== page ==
Quote of the Month:

“It was November--the month of crimson sunsets, parting birds,

deep, sad hymns of the sea, passionate wind-songs in the pines." - L.M. Montgomery, Anne of Green Gables

Blue Lake Trail, Autumn

Parent Category: Hiking
Created: 20 November 2015
Location: North Cascades Region, Mt. Baker Area
Roundtrip: 1,7 miles
Difficulty: Easy
Elevation Gain: 300 feet
Highest Point: 3984 feet
GPS Coordinates: N 48 39.244 W 121 47.04
Visitor’s Information:

Northwest Forest Pass Required

Pictures below will show you the loveliness of an amazing Blue Lake. Enjoy the beauty of autumn scenery!

 Photo of the Blue Lake Trail, North Cascades Region, Mt. Baker Area, taken in September
General Information:

September, when it is still warm and the nature already starts to change into its magnificent autumn finery, is the perfect time for a family outing. And if you are looking for a short and easy hike with fascinating views, in which all the family members (including even small kids) will find a pleasure, the Blue Lake Trail is just the very place you need.

It’s amazing, but there are several lakes in Washington State with the name Blue Lake. The one we are talking in this article is located in North Cascades, Mount Baker Area.

The trail starts at the parking lot, which is the trailhead for 2 trails: the Blue Lake Trail # 604 and the Dock Butte Trail # 604.1. These two trails run together from the trailhead, splitting after 0,2 miles.

Photo of the Blue Lake Trail, North Cascades Region, Mt. Baker Area, taken in September

Before entering the forest the Blue Lake Trail runs through an old, very small clear-cut area. Walking through an old-growth forest, you may enjoy the beauty of various fir trees (you may find here pacific silver, Douglas and subalpine fir trees) and cedar trees, as well as the abundance of autumn colors of understorey. But be careful and watch your steps as at some places the roots of the trees are exposed.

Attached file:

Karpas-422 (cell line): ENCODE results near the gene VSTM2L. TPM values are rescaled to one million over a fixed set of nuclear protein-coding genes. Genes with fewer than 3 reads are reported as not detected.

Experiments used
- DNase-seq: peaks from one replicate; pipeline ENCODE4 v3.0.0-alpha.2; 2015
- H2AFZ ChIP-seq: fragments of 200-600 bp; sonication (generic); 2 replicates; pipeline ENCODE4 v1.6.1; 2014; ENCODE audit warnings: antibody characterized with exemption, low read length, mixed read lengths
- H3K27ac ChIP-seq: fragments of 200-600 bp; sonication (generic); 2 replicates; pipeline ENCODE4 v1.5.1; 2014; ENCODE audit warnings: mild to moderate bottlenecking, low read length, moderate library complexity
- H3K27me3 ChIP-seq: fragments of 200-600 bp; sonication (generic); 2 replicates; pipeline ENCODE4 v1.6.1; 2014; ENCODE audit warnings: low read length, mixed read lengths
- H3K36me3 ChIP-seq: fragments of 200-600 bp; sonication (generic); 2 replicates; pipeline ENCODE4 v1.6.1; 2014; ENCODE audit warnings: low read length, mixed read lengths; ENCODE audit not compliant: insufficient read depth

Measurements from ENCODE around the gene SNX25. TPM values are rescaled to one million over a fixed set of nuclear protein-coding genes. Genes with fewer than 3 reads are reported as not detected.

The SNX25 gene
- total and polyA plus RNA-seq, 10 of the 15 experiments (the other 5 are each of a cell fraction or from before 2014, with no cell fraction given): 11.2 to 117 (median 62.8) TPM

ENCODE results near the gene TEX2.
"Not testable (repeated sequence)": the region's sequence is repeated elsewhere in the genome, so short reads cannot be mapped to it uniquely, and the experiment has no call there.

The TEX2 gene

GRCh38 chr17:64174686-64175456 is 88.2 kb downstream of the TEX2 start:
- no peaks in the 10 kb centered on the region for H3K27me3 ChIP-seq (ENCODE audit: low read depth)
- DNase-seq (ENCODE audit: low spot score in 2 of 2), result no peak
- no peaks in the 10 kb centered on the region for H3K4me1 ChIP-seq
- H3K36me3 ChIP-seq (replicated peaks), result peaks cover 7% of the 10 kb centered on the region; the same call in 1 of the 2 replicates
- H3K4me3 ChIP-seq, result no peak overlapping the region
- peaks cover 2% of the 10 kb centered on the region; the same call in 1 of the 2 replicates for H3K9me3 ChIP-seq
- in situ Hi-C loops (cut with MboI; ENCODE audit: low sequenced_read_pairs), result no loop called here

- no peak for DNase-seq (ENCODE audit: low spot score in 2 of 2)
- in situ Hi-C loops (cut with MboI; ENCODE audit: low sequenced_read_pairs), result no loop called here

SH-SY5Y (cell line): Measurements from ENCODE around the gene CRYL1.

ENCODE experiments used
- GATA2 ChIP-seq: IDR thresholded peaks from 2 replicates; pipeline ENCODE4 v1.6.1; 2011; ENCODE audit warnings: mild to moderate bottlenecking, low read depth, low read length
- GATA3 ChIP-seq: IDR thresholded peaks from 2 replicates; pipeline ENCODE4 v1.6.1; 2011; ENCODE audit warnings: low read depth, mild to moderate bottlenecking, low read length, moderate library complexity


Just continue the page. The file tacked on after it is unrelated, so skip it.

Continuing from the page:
After a 0,2 mile of such easy amble you will reach the trail junction with a sign. Turning left you will continue following the Blue Lake Trail. The second, Dock Butte Trail, leads to a place which used to be the site of the Forest Service fire lookout, and now is a spectacular vantage point providing the hikers with breathtaking views of Mount Baker.

Photo of the Blue Lake Trail, North Cascades Region, Mt. Baker Area, taken in September

Going further and coming closer to the lake the Blue Lake Trail will take you through some more young and old conifers, larches and mountain ash as well as through some small meadows. There are quite a lot of blueberry bushes, so if you are hiking this trail in summer, you may have a good time picking them, and in autumn you may enjoy their fall colors.

After about 0,7 miles from the trailhead you will be able to catch the first sight of the enchanting azure of Blue Lake waters. From here the trail starts descending, leading you closer to the northern side of the lake rocky shore. This part of the trail is covered with rocks and has a lot of exposed tree roots, that’s why be careful while going down (or climbing it when going back to the trailhead). 

Photo of the Blue Lake Trail, North Cascades Region, Mt. Baker Area, taken in September

Here you can see Blue Lake, which is located at the elevation of almost 4000 feet, in its full beauty. From one side it is half-encircled by talus, like a huge rocky wall towering over the lake, and you may enjoy the lovely meadows covering the other side of the lake shores. 

Photo of the Blue Lake Trail, North Cascades Region, Mt. Baker Area, taken in September

There are quite many social trails here, some of them are leading to the campsites, some of them showing the way to the water. You may use them to explore the area.

There is a big population of talus in Blue Lake. And the waters of the lake are so crystal-clear that you can see everything up to the lake’s bottom, including the fish, swimming there. Fishing is allowed here, but your catch will be limited up to five fish according to the fishing guidelines of the Washington Department of Fish and Wildlife. And, of course, you need a Washington State fishing license to fish here.

 

These pictures were taken in September, 2015

Driving Directions:

Drive I-5 until you reach exit 230 leading to Hwy 20 East. 22.5 miles drive (don’t forget to follow the signs for Hwy 20 East) will take you to a brown sign for Baker Lake Sno-Park. About 0.15 miles past the sign, take the left turn to the signed Baker Lake Road (Forest Road 11).

Drive approximately 12 miles along Baker Lake Road. Immediately after the Rocky Creek Bridge, turn left to the unsigned Forest Road 12 and proceed 3.5 miles more on Forest Road 12. After reaching a junction continue straight, following the sign for Blue Lake. After driving 3.2 miles, take the left turn at the sign for Blue Lake to Forest Road 1230. After driving the last 3.6 miles on Forest Road 1230 you will reach the trailhead and parking lot.

GPS Coordinates: N 48 39.244 W 121 47.04

In order to get directions click on the map below:

 

Photo: Roman Khomlyak

Photo Editing: Juliana Voitsikhovska

Information: Svetlana Baranova

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